The UK Civil Aviation Authority (CAA) is reminding pilots that medical declarations will no longer be valid for uses with JAR-FCL PPL, CPL and ATPL licences to fly aeroplanes after 30 September 2013. An exemption has allowed pilots holding such licences, but unable to obtain a Class 1 or 2 medical certificate, to continue flying with a medical declaration, albeit under certain restrictions. This exemption ends on 30 September 2013. NPPL and other UK national licence holders, and pilots flying gyroplanes and balloons, will not be affected.
The CAA is advising pilots affected by the change to either obtain a full medical certificate – Class 1 for CPLs and ATPLs, Class 2 for PPLs – or convert their existing licence to the new EASA Light Aircraft Pilot Licence (LAPL) or UK NPPL. The LAPL requires a LAPL medical certificate which can be issued by a GP or an Aero Medical Examiner (AME), while the NPPL needs either a UK medical declaration or a LAPL medical certificate.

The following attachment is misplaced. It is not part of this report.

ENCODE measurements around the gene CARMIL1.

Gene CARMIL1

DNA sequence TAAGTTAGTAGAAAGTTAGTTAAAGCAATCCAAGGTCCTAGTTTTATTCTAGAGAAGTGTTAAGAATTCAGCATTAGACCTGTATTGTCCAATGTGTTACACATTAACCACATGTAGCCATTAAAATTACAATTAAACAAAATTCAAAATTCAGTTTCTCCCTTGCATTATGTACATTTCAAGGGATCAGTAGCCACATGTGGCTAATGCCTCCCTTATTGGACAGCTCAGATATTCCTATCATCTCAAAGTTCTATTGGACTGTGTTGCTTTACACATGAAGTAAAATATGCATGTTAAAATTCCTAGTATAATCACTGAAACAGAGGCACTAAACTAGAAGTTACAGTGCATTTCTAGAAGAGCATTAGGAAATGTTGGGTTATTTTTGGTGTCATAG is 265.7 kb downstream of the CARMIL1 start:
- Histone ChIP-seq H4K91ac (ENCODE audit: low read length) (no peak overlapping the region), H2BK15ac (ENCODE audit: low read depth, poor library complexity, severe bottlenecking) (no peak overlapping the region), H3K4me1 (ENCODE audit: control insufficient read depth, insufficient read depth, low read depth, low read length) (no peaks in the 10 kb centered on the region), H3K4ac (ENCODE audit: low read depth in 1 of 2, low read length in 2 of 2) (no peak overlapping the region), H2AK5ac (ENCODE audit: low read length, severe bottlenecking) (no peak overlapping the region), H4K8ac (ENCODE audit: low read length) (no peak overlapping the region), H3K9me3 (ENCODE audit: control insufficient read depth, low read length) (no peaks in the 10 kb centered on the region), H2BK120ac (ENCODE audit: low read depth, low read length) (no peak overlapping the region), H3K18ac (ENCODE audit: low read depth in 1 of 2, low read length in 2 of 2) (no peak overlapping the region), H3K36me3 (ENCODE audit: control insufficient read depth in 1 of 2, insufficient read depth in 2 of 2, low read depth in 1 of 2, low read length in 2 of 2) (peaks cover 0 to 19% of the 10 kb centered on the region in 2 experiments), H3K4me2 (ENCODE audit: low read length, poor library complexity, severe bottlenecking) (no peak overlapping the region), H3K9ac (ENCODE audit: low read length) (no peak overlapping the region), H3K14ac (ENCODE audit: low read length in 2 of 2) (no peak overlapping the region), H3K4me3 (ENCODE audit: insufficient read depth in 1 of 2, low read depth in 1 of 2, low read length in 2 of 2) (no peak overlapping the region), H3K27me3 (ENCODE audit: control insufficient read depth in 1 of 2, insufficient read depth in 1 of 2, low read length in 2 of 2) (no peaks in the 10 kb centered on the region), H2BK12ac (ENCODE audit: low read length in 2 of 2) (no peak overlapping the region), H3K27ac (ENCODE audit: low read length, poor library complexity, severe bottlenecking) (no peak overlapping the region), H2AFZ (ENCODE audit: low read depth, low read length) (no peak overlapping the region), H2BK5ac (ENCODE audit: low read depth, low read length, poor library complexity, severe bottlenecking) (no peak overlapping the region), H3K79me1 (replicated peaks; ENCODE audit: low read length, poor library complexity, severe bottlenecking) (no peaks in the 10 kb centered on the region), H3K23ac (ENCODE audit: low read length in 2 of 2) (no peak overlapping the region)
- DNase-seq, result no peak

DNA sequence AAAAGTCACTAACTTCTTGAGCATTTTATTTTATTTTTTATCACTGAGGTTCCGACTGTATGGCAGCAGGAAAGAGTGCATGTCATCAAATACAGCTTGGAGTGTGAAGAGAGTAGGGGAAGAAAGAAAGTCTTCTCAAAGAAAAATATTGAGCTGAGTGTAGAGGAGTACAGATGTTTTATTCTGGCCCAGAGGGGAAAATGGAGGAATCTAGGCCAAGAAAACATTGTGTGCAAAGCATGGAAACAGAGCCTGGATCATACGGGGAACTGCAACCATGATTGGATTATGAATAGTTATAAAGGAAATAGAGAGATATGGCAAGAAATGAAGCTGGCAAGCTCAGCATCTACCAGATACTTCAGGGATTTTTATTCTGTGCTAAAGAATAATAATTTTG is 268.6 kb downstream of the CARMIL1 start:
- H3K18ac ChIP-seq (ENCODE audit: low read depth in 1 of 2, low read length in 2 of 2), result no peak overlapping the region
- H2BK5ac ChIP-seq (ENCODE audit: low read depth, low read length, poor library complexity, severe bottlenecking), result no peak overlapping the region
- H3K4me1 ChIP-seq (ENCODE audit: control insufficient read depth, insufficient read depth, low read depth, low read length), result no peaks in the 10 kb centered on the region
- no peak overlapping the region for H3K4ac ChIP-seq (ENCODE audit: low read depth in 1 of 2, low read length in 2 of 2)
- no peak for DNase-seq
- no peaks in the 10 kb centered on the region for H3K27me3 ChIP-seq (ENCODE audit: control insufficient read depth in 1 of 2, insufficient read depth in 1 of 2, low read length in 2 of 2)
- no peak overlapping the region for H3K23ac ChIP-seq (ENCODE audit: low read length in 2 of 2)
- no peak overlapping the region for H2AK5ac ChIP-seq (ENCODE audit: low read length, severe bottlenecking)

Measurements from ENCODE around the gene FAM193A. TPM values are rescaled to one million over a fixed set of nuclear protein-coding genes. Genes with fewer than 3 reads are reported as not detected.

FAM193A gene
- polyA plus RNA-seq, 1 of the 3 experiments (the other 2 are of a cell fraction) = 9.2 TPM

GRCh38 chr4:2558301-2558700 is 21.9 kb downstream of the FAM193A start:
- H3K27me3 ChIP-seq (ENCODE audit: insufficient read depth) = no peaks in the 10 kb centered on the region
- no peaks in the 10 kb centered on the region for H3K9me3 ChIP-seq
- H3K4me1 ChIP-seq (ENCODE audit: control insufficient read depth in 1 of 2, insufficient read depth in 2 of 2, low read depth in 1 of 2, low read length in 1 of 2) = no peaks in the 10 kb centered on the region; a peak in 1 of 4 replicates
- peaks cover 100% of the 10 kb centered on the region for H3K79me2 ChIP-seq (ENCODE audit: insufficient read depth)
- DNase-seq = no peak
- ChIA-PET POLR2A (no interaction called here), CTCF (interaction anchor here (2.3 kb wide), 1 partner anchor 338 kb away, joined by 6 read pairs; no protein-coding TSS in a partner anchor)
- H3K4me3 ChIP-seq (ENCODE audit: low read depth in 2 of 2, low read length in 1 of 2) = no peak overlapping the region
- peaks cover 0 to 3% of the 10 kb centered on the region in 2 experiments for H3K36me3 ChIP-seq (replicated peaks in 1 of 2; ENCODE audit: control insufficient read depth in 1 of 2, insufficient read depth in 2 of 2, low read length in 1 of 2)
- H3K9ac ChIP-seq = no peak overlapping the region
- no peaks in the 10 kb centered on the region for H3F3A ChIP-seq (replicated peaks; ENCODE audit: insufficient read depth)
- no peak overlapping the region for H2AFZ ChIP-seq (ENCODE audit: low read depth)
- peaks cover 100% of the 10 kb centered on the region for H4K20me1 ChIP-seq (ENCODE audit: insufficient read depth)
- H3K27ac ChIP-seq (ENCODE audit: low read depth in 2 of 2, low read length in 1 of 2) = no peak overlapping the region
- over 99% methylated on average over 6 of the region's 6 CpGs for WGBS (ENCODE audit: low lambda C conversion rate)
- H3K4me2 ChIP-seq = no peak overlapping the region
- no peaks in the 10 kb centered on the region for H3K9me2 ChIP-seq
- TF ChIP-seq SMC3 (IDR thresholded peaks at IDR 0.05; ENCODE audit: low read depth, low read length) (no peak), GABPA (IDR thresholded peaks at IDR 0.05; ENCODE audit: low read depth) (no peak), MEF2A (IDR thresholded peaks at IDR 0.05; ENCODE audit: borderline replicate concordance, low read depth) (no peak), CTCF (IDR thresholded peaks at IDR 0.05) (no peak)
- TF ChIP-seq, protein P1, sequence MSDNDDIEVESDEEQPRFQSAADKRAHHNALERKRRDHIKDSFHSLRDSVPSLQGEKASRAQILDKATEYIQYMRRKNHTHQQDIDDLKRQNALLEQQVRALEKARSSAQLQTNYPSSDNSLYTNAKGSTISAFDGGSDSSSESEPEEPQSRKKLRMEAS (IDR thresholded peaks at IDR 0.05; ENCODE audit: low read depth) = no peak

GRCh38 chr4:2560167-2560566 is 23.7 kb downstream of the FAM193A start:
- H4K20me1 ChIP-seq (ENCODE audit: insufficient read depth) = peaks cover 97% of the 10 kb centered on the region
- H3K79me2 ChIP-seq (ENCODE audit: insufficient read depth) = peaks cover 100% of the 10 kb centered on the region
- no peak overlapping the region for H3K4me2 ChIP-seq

Holders of UK national licences (i.e. not JAR-FCL or EASA Part-FCL) supported by medical declarations can continue to fly aeroplanes with EASA Certificates of Airworthiness or Permits to Fly until 8 April 2015. After that date, they will only be permitted to fly non- ‘EASA aircraft’ such as microlights, kit aeroplanes and ex-military aircraft with their national licences.
is available from the CAA website.
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The CAA is the UK's specialist aviation regulator. Its activities include: making sure that the aviation industry meets the highest technical and operational safety standards; preventing holidaymakers from being stranded abroad or losing money because of tour operator insolvency; planning and regulating all UK airspace; and regulating airports, air traffic services and airlines and providing advice on aviation policy from an economic standpoint.